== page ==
Harold Meltzer (b. 1966) Aqua (2010-2011)

Harold Meltzer was born in Brooklyn in 1966, and now lives with his wife and children in Manhattan. Yet in his undergraduate years at Amherst College he developed a love of New England, and so has considered himself lucky in the last couple summers to get out of the city to be a resident composer at the Bennington Chamber Music Conference in Vermont, the Wellesley Composers Conference in Massachusetts, and the Seal Bay Festival in Maine. His current projects include a symphony for the Pittsburgh Symphony, a piano concerto for the Boston Modern Orchestra Project, and a series of song cycles for the tenor Paul Appleby; but he has been occupied mostly in the last several years with chamber music, much of which is inspired by architectural work. The first of these was Brion, a sextet that includes mandolin and guitar, a response to the Brion-Vega cemetery designed by Carlo Scarpa, and a Finalist for the Pulitzer Prize in 2009. The second is Aqua, and the third, Casa Battló, based on Antonio Gaudi, was composed for cellist Colin Carr and pianist Thomas Sauer. A fourth, based on the Glass House of Philip Johnson, is in development with guitarist Eliot Fisk. Each of these works tries to translate the experience of moving through and around the architectural spaces.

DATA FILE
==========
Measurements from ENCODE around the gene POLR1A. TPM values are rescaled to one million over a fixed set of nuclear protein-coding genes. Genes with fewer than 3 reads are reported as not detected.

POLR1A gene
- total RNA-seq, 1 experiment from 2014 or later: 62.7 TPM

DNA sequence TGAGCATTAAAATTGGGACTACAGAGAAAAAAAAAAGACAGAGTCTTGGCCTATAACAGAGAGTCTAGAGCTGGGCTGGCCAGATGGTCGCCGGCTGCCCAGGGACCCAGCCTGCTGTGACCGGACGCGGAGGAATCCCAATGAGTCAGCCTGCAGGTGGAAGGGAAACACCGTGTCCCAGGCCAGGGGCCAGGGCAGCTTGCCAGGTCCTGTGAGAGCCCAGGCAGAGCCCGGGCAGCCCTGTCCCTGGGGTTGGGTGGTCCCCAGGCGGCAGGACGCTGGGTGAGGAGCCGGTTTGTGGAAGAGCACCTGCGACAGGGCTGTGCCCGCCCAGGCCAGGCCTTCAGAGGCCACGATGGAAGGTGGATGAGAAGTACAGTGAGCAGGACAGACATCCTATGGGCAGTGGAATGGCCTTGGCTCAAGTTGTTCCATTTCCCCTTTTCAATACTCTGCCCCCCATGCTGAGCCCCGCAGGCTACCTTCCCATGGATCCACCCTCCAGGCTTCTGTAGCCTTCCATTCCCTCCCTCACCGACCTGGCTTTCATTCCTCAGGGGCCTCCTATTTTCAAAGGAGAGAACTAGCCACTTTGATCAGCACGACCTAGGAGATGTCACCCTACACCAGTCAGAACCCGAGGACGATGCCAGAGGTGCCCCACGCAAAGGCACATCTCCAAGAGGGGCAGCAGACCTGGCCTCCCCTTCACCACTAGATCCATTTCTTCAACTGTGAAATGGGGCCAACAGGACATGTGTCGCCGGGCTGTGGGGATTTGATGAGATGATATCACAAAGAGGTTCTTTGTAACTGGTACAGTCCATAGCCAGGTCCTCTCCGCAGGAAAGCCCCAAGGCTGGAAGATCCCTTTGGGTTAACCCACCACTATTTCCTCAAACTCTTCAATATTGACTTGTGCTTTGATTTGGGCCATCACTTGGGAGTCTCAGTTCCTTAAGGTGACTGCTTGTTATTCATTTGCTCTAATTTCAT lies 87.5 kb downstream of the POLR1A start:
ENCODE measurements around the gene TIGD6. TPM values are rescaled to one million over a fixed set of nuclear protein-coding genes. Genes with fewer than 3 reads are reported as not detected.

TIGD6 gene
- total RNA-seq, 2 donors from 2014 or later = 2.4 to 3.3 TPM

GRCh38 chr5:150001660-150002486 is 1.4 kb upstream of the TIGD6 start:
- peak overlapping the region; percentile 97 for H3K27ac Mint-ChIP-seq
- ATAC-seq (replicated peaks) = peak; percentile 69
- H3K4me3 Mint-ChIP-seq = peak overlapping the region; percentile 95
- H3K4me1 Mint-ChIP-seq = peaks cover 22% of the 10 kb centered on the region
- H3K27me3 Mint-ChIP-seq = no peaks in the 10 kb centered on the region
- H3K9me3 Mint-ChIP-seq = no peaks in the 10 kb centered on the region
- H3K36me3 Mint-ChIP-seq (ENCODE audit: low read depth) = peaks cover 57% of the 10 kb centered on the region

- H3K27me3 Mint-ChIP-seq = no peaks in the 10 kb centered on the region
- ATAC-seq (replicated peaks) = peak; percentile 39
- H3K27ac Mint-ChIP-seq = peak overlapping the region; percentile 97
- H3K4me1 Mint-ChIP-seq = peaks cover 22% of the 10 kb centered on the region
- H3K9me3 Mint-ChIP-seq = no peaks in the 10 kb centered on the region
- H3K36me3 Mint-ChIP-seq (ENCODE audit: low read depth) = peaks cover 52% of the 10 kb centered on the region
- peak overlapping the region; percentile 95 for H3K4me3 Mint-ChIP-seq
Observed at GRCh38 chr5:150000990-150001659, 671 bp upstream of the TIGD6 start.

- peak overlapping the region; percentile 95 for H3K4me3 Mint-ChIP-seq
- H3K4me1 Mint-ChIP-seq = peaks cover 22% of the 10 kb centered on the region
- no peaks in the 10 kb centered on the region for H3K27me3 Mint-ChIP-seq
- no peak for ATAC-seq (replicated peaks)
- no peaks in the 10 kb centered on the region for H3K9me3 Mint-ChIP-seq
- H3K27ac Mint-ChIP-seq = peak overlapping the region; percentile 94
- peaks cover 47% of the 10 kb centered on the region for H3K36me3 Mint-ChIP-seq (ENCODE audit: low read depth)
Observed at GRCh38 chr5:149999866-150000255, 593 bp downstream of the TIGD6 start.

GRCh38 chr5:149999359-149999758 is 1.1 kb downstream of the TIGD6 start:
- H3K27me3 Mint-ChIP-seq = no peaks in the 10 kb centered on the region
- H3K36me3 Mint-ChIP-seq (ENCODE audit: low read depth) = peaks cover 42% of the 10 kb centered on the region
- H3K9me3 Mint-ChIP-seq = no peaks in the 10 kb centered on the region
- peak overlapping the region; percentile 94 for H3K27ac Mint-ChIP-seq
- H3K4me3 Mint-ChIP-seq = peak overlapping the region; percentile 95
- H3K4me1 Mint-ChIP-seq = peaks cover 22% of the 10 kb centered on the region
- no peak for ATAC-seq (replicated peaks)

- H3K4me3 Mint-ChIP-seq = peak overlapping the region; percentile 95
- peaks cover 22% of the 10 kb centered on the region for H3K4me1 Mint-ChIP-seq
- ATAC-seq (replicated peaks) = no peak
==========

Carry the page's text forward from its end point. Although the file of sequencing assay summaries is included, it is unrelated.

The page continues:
Harold Meltzer offers the following note for Aqua:

A Paul Goldberger piece in The New Yorker introduced me to architect Jeanne Gang’s mesmerizing Aqua Tower in Chicago. Goldberger begins his description: “Aqua—a new, eighty-two-story apartment tower in the center of Chicago—is made of the same tough, brawny materials as most skyscrapers: metal, concrete, and lots of glass. But the architect, Jeanne Gang, a forty-five-year-old Chicagoan, has figured out a way to give it soft, silky, lines, like draped fabric... You know this tower is huge and solid, but it feels malleable, its exterior pulsing with a gentle rhythm.” I collected photographs of the skyscraper, from different vantage points, in different light. And in April 2011, the quartet already well underway, I was in Chicago, walking around and around the building. The interconnected episodes of the string quartet work at replicating both the building’s rippling surface and its “brawny materials".